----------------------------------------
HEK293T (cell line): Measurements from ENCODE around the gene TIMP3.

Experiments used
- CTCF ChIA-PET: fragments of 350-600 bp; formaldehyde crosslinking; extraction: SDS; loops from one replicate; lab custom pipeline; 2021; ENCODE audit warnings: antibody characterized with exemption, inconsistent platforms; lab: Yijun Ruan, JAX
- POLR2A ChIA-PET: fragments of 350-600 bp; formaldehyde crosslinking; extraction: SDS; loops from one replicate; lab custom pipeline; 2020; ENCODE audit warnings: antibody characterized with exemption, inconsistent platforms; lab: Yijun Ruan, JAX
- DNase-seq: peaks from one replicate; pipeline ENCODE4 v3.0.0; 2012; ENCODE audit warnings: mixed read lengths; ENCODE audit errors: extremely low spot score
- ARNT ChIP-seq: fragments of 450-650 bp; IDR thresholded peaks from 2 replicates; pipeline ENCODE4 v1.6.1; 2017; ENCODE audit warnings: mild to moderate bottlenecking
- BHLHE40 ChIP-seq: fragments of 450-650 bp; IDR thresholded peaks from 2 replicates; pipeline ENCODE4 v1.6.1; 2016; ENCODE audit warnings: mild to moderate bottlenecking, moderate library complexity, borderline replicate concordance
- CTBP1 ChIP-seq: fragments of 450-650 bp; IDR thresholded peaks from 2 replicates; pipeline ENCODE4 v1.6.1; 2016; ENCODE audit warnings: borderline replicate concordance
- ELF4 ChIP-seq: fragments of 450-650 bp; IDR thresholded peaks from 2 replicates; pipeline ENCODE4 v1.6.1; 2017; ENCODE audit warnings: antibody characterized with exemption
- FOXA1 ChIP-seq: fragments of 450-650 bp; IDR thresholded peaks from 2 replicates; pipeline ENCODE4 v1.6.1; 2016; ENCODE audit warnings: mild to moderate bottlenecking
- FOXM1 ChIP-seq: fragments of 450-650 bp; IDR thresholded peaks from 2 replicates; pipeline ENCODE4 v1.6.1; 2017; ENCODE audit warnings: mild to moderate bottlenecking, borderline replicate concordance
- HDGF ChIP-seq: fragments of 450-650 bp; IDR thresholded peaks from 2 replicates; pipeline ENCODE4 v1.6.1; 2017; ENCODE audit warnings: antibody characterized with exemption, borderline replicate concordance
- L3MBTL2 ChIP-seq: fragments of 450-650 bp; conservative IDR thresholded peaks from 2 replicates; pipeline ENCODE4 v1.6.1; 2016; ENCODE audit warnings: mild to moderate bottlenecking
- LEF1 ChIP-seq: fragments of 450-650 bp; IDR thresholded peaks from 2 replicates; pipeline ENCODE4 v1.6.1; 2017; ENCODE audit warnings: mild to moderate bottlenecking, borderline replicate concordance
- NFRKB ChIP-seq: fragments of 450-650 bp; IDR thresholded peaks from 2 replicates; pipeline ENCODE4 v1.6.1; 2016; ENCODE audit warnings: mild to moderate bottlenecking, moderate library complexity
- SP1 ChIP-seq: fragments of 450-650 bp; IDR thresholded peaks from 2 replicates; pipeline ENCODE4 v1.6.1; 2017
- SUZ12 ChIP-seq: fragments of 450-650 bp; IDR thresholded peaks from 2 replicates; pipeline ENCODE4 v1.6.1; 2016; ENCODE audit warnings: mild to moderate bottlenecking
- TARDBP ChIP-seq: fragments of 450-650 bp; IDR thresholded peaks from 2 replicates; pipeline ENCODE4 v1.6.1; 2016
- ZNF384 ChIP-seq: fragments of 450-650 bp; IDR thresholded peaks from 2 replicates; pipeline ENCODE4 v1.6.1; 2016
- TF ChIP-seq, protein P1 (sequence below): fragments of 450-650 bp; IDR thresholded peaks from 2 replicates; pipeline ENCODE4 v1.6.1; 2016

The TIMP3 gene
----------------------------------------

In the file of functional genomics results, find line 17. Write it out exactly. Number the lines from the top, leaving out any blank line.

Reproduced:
- SUZ12 ChIP-seq: fragments of 450-650 bp; IDR thresholded peaks from 2 replicates; pipeline ENCODE4 v1.6.1; 2016; ENCODE audit warnings: mild to moderate bottlenecking